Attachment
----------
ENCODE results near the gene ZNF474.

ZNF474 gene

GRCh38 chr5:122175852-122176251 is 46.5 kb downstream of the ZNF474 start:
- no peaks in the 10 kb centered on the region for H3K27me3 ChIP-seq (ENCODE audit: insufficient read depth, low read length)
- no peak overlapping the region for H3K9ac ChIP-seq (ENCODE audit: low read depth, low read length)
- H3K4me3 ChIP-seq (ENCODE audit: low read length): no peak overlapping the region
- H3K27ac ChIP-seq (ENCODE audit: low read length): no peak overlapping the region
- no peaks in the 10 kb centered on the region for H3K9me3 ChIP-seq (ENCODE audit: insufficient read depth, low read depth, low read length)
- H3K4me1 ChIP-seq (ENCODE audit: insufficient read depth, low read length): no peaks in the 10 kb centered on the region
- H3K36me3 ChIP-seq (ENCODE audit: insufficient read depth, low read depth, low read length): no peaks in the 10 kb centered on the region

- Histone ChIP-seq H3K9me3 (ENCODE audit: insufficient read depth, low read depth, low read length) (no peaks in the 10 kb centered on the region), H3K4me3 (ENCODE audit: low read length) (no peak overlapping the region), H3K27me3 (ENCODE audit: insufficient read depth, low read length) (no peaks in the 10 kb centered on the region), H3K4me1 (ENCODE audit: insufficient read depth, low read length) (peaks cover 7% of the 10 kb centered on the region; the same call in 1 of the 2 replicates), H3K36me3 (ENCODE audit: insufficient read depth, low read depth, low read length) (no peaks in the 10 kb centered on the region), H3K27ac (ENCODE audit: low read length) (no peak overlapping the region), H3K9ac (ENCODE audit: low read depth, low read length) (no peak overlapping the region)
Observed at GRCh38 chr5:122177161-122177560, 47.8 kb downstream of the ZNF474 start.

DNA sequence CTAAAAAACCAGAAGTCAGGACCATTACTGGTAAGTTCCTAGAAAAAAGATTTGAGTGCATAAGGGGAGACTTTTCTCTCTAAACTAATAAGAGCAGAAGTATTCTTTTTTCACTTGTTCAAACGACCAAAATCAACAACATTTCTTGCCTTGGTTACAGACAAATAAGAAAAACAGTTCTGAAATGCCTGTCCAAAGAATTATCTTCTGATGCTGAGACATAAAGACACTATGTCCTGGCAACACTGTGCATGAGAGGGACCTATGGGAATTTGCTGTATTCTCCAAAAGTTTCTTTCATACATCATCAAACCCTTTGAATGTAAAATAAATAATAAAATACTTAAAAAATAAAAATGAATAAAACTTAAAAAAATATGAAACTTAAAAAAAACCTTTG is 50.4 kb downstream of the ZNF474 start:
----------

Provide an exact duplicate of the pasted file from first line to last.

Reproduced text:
ENCODE results near the gene ZNF474.

ZNF474 gene

GRCh38 chr5:122175852-122176251 is 46.5 kb downstream of the ZNF474 start:
- no peaks in the 10 kb centered on the region for H3K27me3 ChIP-seq (ENCODE audit: insufficient read depth, low read length)
- no peak overlapping the region for H3K9ac ChIP-seq (ENCODE audit: low read depth, low read length)
- H3K4me3 ChIP-seq (ENCODE audit: low read length): no peak overlapping the region
- H3K27ac ChIP-seq (ENCODE audit: low read length): no peak overlapping the region
- no peaks in the 10 kb centered on the region for H3K9me3 ChIP-seq (ENCODE audit: insufficient read depth, low read depth, low read length)
- H3K4me1 ChIP-seq (ENCODE audit: insufficient read depth, low read length): no peaks in the 10 kb centered on the region
- H3K36me3 ChIP-seq (ENCODE audit: insufficient read depth, low read depth, low read length): no peaks in the 10 kb centered on the region

- Histone ChIP-seq H3K9me3 (ENCODE audit: insufficient read depth, low read depth, low read length) (no peaks in the 10 kb centered on the region), H3K4me3 (ENCODE audit: low read length) (no peak overlapping the region), H3K27me3 (ENCODE audit: insufficient read depth, low read length) (no peaks in the 10 kb centered on the region), H3K4me1 (ENCODE audit: insufficient read depth, low read length) (peaks cover 7% of the 10 kb centered on the region; the same call in 1 of the 2 replicates), H3K36me3 (ENCODE audit: insufficient read depth, low read depth, low read length) (no peaks in the 10 kb centered on the region), H3K27ac (ENCODE audit: low read length) (no peak overlapping the region), H3K9ac (ENCODE audit: low read depth, low read length) (no peak overlapping the region)
Observed at GRCh38 chr5:122177161-122177560, 47.8 kb downstream of the ZNF474 start.

DNA sequence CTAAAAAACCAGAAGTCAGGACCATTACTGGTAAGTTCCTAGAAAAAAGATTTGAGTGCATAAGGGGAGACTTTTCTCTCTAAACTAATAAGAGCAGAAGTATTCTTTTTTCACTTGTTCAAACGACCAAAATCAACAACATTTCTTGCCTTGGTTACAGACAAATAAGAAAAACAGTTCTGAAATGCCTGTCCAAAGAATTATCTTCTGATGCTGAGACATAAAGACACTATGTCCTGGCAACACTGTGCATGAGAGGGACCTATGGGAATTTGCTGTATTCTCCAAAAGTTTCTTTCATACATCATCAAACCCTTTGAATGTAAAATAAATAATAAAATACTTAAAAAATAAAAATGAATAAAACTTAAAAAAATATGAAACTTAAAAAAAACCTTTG is 50.4 kb downstream of the ZNF474 start: